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30 December 2002
13 February 2007
Systems Affected:

The VBS.Celeron.B.Worm attempts to spread itself through the KaZaA file-sharing network. The existence of the Celeron.txt file is an indication of a possible infection.

Antivirus Protection Dates

  • Initial Rapid Release version 31 December 2002
  • Latest Rapid Release version 28 September 2010 revision 054
  • Initial Daily Certified version 31 December 2002
  • Latest Daily Certified version 28 September 2010 revision 036
  • Initial Weekly Certified release date 31 December 2002
Click here for a more detailed description of Rapid Release and Daily Certified virus definitions.

When the VBS.Celeron.B.Worm runs, it does the following:
  1. Displays eight fake messages. The text in the title bar of the messages is always Norton AntiVirus.

    The messages are:
    1. This Program Always Will Protect Your PC
    2. Please Turn Off Any Kind Of Antivirus For Best Results
    3. This Program remove 5 different virus
    4. W32/Tulu.A.Worm Not Found
    5. W32/Zule.Worm Not Found
    6. W32/Cunario.Worm Not Found
    7. W32/Orfina.Worm Not Found
    8. VBS/Celeron.Worm Not Found
  2. Copies itself as these files:
    • A:\Help.vbs
    • C:\Windows\System32\DVD32.vbs
    • C:\Windows\System\Hotmail.vbs
    • C:\Windows\Help\Ayuda.vbs
    • C:\Windows\Help\Scrip.vbs
    • C:\Windows\Help\ANA.vbs
    • C:\Program Files\Kazaa\My Shared Folder\Cristina.jpg.vbs
    • C:\Program Files\Kazaa\My Shared Folder\Lesbianas.jpg.vbs
    • C:\Program Files\Kazaa\My Shared Folder\Sexo.jpg.vbs
    • C:\Program Files\Kazaa\My Shared Folder\Video porno.jpg.vbs
    • C:\Program Files\Kazaa\My Shared Folder\Anal.jpg.vbs
    • C:\Program Files\Kazaa\My Shared Folder\Britney.jpg.vbs
    • C:\Program Files\Kazaa\My Shared Folder\Cristina.jpg.vbs
    • C:\Program Files\Kazaa\My Shared Folder\Norton.vbs
    • C:\Program Files\Kazaa\My Shared Folder\Hackers.vbs
    • C:\Program Files\Kazaa\My Shared Folder\Hotmail.vbs
    • C:\Program Files\Kazaa\My Shared Folder\Programa para hackear.vbs
    • C:\Program Files\Kazaa\My Shared Folder\Age.exe.vbs
    • C:\Program Files\Kazaa\My Shared Folder\Documento hacker.vbs
    • C:\Program Files\Kazaa\My Shared Folder\Como hackear.txt.vbs
    • C:\Program Files\Kazaa\My Shared Folder\Sexo.vbs
    • C:\Program Files\Kazaa\My Shared Folder\Fotos.vbs
    • C:\Program Files\Kazaa\My Shared Folder\Navidad.vbs
    • C:\Program Files\Kazaa\My Shared Folder\sexoyamor.txt.vbs
    • C:\Program Files\Kazaa\My Shared Folder\Visual.vbs
    • C:\Program Files\Kazaa\My Shared Folder\Visual Basic 6.vbs
    • C:\Program Files\Kazaa\My Shared Folder\Word.vbs
    • C:\Program Files\Kazaa\My Shared Folder\Windows.vbs
    • C:\Program Files\Kazaa\My Shared Folder\Xp.vbs
    • C:\Program Files\Kazaa\My Shared Folder\Putas.vbs
    • C:\Program Files\Kazaa\My Shared Folder\Norton Quick remove.vbs
    • C:\Program Files\Kazaa\My Shared Folder\Celeron Remove.vbs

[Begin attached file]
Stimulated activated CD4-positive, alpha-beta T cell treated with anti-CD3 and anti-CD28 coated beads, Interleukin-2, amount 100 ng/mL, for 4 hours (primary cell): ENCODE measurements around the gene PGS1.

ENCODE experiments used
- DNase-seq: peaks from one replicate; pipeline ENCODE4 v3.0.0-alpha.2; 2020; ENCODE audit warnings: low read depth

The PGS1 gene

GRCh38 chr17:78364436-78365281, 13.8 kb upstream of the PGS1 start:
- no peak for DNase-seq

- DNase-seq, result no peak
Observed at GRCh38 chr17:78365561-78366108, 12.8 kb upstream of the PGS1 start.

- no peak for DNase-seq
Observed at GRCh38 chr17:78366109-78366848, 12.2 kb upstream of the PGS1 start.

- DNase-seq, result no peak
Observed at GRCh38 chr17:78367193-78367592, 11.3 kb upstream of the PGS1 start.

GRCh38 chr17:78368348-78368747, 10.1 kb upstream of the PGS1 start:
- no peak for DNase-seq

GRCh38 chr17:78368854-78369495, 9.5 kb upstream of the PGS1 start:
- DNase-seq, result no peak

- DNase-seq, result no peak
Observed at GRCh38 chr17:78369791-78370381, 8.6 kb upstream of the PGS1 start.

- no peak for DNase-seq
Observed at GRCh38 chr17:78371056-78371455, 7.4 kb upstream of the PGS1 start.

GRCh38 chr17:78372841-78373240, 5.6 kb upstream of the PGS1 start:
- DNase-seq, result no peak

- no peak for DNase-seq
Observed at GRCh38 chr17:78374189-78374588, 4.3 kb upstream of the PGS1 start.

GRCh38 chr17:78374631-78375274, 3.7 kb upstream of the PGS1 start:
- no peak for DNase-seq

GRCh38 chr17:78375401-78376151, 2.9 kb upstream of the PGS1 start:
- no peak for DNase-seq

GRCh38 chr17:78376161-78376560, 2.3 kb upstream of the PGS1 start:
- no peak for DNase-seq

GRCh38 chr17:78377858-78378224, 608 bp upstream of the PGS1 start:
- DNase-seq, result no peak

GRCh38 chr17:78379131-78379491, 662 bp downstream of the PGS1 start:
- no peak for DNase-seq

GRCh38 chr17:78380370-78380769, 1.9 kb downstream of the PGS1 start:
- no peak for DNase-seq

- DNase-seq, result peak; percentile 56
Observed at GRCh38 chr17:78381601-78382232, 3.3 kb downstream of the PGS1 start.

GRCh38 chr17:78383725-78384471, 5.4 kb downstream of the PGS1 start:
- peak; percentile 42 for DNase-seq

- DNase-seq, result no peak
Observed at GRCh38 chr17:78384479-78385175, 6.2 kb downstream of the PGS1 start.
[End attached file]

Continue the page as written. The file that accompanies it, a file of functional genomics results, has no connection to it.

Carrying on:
• C:\Program Files\Kazaa\My Shared Folder\Anti Celeron Virus.vbs
  3. May copy itself as one of the following:
    • A:\SEX SEX.jpg.vbs
    • A:\Cristina Porn.jpg.vbs
    • A:\Porn.vbs
  4. Adds the values:

    Run C:\WINDOWS\system32\DVD32.vbs
    Windll C:\WINDOWS\system\Hotmail.vbs

    to the registry key


    so that the worm runs when you restart Windows.
  5. Creates the text file C:\Celeron.txt, which is 56 bytes in length. This file is not viral in itself, and Symantec antivirus products do not detect it as such.
  6. Deletes the following files, if they exist:
    • C:\Autoexec.bat
    • C:\Windows\Notepad.exe
    • C:\Windows\System32\Notepad.exe
    • C:\Program Files\Norton AntiVirus\Navstub.exe
    • C:\Program Files\Norton AntiVirus\Navw32.exe
    • C:\Program Files\Norton AntiVirus\Navapsvc.exe
    • C:\Program Files\Symantec\LiveUpdate\Ndetect.exe


Symantec Security Response encourages all users and administrators to adhere to the following basic security "best practices":

  • Use a firewall to block all incoming connections from the Internet to services that should not be publicly available. By default, you should deny all incoming connections and only allow services you explicitly want to offer to the outside world.
  • Enforce a password policy. Complex passwords make it difficult to crack password files on compromised computers. This helps to prevent or limit damage when a computer is compromised.
  • Ensure that programs and users of the computer use the lowest level of privileges necessary to complete a task. When prompted for a root or UAC password, ensure that the program asking for administration-level access is a legitimate application.
  • Disable AutoPlay to prevent the automatic launching of executable files on network and removable drives, and disconnect the drives when not required. If write access is not required, enable read-only mode if the option is available.